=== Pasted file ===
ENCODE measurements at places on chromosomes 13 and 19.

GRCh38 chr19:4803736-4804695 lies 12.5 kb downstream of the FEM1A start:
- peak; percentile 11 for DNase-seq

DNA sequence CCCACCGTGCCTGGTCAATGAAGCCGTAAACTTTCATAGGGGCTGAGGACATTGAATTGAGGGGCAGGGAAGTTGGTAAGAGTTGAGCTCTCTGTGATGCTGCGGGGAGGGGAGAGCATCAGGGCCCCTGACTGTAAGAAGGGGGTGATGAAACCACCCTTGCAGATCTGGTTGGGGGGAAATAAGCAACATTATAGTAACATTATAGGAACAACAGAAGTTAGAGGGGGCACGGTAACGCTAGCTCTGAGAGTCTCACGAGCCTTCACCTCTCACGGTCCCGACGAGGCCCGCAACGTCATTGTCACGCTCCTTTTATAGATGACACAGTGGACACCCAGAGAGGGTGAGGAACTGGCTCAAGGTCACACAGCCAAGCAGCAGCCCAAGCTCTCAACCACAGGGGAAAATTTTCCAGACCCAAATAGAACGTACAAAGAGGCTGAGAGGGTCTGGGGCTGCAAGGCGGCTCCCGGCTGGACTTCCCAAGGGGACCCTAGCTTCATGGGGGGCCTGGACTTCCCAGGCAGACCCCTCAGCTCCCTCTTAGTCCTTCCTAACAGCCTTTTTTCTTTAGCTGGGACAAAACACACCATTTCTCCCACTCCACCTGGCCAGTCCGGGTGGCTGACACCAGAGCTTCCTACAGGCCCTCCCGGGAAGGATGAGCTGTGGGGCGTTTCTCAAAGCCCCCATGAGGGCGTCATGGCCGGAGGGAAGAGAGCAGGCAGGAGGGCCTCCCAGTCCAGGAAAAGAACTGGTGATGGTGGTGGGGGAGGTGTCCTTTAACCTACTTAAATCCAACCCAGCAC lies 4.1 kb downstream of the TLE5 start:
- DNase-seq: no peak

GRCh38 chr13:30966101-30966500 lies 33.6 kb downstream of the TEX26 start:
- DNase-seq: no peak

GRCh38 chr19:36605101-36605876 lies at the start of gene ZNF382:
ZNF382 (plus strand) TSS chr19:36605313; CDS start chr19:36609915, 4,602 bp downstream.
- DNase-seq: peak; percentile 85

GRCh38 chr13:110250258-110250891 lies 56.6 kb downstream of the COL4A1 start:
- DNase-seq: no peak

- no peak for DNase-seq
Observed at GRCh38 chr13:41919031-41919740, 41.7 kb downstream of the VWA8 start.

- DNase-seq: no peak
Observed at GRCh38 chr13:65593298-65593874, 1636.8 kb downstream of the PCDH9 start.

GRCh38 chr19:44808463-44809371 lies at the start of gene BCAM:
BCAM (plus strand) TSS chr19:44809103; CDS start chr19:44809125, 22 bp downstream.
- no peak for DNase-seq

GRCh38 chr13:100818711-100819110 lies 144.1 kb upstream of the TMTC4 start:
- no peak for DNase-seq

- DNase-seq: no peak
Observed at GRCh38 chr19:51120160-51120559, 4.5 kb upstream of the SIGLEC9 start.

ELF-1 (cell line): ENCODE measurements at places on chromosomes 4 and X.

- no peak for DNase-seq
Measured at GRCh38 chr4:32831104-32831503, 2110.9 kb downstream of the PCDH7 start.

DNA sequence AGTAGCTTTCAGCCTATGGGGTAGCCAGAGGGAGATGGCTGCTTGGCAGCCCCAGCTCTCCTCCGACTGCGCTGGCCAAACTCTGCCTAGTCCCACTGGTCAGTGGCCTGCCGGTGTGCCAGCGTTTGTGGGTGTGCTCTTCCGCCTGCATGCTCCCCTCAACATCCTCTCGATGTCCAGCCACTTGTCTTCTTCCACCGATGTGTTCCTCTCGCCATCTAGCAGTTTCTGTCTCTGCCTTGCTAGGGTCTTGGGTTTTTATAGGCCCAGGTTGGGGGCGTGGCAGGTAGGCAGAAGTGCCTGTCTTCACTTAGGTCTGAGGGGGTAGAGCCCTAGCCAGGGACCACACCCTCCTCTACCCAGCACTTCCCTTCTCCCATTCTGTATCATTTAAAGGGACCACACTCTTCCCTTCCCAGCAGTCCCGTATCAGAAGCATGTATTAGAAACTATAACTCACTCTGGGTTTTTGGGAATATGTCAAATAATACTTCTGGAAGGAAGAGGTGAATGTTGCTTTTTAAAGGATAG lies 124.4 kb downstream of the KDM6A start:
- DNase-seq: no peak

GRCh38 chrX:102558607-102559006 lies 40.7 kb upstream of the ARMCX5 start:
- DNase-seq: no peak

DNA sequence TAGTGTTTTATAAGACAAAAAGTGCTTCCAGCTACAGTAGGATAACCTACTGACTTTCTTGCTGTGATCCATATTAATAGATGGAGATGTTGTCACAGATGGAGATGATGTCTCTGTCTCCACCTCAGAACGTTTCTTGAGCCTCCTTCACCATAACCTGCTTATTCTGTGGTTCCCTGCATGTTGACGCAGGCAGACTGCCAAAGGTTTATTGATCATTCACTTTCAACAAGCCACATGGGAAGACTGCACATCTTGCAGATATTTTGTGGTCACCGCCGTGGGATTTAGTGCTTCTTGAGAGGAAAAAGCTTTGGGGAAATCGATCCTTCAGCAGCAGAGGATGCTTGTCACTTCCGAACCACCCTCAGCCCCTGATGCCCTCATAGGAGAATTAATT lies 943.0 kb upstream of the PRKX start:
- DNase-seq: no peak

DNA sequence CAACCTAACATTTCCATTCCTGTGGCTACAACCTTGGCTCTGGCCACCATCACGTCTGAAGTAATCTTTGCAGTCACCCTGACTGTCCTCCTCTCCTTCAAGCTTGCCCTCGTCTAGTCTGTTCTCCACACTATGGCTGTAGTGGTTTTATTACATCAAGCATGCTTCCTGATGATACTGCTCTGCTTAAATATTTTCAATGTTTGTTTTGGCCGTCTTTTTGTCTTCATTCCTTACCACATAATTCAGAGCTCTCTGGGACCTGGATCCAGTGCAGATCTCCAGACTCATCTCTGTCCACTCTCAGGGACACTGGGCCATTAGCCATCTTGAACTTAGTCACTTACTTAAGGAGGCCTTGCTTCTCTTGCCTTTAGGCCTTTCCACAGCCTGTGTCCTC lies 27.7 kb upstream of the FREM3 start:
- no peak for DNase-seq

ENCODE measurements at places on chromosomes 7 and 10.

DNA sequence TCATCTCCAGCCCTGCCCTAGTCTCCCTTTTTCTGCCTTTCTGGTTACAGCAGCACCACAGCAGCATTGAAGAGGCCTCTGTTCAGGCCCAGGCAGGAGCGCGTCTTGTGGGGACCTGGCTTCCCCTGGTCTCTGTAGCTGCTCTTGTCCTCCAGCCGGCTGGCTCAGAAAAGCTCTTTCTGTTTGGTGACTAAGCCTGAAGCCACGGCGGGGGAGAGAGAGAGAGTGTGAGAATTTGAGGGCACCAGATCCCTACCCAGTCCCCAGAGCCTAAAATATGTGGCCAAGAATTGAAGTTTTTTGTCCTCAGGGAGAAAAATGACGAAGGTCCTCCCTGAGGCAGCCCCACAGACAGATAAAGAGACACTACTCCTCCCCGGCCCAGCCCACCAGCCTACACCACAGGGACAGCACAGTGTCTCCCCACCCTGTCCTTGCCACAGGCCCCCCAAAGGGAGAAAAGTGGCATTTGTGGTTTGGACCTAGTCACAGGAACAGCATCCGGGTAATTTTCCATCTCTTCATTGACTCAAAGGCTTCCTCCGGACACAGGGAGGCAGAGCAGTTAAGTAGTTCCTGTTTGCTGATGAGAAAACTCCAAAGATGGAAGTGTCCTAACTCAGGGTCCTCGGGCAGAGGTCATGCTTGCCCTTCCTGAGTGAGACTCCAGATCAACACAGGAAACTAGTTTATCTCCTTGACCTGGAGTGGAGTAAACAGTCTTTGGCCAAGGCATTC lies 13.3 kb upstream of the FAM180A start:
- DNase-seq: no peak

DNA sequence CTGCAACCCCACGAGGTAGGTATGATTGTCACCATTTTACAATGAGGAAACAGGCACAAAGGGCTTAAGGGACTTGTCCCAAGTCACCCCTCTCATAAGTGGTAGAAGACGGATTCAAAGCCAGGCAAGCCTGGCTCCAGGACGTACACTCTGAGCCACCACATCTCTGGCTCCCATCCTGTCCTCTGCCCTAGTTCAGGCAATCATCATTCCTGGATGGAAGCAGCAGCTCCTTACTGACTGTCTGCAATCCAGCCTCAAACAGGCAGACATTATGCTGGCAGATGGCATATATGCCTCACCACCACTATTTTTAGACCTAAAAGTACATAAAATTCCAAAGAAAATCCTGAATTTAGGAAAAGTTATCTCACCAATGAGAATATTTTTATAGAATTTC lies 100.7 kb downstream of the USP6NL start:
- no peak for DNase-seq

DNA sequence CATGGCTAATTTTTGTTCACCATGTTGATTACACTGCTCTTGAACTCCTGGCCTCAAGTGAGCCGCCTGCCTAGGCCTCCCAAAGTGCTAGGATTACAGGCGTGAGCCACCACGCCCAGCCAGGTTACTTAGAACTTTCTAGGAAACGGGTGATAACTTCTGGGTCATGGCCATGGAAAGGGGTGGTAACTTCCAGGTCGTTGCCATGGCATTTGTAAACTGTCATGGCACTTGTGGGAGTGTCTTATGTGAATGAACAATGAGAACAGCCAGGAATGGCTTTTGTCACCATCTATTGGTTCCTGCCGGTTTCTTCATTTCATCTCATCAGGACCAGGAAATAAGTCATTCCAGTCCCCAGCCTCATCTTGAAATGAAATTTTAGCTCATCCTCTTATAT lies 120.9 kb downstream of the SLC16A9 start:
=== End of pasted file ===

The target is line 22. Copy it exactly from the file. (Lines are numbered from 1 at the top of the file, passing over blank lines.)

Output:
- DNase-seq: no peak